My teaching experience includes teaching biology and general science courses to high school students at a private boarding school, tutoring students in math and science at Sylvan Learning Center, teaching philosophy to middle school students and ethics to gifted high school students through the Halbert and Nancy Robinson Center for Young Scholars’ Summer Challenge and Transition School programs at the University of Washington, acting as a teaching assistant at the University of Washington, and my current position as a Full Time Lecturer at the University of Washington Tacoma. Indeed, I have been teaching in one way or another since 2003, and have been teaching at the college level either as a graduate student teaching assistant, graduate solo instructor, or lecturer continuously since 2006.

I am an energetic instructor. This owes to my personality, my passion for philosophy, my concern for my students, and my love of the job. I find teaching incredibly enjoyable and love seeing the light switch on when a student grasps a new idea, flips out an objection, or applies an idea in an interesting way to some part of his or her life. Indeed, while flying back from Alaska last winter a fellow passenger asked me what I did for a living. After I described my work as a Lecturer at the University of Washington Tacoma, she asked if I was satisfied with my career. I replied honestly: “Every morning while I walk to the University I can’t help but smile because I know I’m about to do exactly what I want I want to do, and that it matters to my students that I do it. So yes, my career is deeply satisfying.” That’s the truth. Period.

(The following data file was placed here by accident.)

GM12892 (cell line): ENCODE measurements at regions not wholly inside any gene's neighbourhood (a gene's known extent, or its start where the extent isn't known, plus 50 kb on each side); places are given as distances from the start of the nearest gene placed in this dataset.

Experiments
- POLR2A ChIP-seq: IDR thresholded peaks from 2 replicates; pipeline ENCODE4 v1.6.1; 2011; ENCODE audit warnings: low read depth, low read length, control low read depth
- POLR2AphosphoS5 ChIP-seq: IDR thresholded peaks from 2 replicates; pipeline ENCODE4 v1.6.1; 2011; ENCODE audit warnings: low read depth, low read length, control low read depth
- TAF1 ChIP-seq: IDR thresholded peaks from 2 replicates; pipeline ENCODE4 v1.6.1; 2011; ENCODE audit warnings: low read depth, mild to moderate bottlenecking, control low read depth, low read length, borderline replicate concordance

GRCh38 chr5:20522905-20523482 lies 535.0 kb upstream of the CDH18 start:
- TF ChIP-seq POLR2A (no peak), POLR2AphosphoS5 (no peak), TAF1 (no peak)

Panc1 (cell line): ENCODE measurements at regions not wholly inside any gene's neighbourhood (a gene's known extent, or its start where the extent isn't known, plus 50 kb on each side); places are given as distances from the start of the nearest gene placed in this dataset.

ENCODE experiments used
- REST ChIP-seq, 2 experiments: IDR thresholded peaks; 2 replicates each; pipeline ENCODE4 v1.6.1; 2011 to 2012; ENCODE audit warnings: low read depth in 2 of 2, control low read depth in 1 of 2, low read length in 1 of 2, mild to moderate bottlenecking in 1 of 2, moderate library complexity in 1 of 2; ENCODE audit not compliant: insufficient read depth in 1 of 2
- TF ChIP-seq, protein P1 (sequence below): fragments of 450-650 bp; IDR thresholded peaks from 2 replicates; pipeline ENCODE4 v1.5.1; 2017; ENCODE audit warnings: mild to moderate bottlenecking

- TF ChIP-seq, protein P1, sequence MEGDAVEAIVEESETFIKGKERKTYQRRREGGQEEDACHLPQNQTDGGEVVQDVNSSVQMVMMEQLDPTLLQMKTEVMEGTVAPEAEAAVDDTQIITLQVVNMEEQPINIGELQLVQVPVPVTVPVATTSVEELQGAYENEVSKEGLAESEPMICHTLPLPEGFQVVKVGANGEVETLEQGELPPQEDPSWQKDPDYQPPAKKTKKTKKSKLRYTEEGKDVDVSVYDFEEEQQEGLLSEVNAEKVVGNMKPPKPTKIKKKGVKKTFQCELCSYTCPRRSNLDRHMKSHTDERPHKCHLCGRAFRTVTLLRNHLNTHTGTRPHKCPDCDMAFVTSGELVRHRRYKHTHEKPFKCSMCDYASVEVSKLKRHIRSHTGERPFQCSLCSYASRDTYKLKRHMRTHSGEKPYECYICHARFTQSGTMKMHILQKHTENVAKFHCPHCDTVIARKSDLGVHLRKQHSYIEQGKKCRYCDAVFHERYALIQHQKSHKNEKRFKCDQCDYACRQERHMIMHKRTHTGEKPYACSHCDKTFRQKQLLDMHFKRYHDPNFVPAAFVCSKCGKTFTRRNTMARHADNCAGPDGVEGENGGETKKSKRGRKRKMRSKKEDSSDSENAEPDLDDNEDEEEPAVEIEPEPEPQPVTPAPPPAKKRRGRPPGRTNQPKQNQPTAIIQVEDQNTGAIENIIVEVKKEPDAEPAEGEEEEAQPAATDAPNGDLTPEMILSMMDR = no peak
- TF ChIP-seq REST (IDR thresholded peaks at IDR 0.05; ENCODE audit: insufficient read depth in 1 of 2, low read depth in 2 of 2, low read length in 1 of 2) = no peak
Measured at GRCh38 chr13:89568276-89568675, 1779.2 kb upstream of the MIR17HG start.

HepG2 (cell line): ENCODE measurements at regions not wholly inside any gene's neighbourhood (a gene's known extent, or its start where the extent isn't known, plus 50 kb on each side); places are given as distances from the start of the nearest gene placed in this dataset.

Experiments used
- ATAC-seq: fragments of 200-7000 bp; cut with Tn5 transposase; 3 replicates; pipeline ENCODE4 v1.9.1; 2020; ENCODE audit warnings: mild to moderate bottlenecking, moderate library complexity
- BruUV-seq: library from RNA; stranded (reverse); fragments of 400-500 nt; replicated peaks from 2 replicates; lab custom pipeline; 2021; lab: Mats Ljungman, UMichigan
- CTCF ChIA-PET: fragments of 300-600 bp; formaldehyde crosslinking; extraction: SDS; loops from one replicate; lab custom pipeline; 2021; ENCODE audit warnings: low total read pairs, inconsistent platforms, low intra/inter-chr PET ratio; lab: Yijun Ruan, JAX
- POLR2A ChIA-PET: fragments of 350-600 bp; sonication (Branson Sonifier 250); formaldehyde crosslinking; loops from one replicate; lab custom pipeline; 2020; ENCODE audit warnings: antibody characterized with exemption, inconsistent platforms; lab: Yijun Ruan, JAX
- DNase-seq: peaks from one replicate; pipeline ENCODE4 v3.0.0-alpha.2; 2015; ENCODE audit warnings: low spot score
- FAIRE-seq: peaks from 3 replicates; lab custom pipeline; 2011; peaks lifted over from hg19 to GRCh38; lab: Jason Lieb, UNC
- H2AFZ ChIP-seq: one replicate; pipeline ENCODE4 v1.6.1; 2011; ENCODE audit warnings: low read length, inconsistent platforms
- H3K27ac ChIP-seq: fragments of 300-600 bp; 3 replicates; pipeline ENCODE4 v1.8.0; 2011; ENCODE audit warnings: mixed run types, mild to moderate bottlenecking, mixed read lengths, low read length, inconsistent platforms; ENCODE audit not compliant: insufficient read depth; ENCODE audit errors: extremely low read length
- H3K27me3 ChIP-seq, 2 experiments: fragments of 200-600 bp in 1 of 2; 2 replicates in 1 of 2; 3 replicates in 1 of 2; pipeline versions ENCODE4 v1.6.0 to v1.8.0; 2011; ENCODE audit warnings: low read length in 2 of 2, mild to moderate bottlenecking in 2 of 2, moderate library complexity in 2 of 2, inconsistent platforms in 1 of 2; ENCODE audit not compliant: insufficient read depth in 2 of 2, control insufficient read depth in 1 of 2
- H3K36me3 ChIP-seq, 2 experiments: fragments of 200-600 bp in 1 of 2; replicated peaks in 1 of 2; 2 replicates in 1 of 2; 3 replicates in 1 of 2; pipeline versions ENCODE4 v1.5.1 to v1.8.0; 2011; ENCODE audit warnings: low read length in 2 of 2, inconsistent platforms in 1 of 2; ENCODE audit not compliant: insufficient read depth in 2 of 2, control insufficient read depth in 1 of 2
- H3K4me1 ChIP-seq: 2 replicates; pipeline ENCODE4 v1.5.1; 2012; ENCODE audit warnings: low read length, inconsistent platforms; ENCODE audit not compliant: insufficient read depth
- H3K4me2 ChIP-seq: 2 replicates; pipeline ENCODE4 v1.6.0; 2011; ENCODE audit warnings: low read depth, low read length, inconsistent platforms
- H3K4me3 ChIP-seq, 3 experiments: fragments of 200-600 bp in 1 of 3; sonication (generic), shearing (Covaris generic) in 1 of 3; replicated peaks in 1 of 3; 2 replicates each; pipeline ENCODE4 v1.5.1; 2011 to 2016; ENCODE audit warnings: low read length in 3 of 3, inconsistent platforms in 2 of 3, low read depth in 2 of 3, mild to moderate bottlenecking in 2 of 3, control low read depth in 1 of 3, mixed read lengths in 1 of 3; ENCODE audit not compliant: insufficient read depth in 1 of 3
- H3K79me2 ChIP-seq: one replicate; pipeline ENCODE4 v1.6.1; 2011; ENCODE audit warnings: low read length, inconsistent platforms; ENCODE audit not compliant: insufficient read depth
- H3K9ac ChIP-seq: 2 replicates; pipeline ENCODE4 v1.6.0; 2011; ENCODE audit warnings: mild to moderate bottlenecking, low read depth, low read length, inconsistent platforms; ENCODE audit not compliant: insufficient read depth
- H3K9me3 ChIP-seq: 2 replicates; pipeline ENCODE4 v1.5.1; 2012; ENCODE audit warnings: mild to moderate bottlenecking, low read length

My teaching methods at all levels have been influenced a lot by my experience with philosophy for children. Thus I like to incorporate video clips, music, art, and snippets of compelling stories from outside of the course reading, games with a philosophical point, and humor into my classes as often as I can. I also include many thought experiments, group activities, and in-class assignments focused on developing particular skills such as working through the various ways of dealing with a dilemma and coming up with effective counterexamples. In the end I employ a combination of media, discussion, games, group work, discussion, and energetic lecturing. No, I don’t use each of these every class session, but I do strive for variety. And I always meet my students eye-to-eye as fellow inquirers.

My chief aims in all of this are to:

  1. Get students engaged in philosophical discussions right away to invest them in the course’s chief questions;
  2. Give students tools to effectively access the content of intellectually demanding argumentative texts; and to
  3. Develop a conceptual vocabulary that helps students think more deeply about philosophical questions.

My hope is that students can apply philosophical thinking to their own lives by the end of any course I teach. Though each of my courses stands on its own, students who take several of my courses will find that they have been structured in a complimentary fashion. The ideas of philosophy are interconnected and it is neat to see students draw those connections across courses with different topics and points of focus.

Every quarter it is my hope that every student takes something valuable from each course he or she takes with me.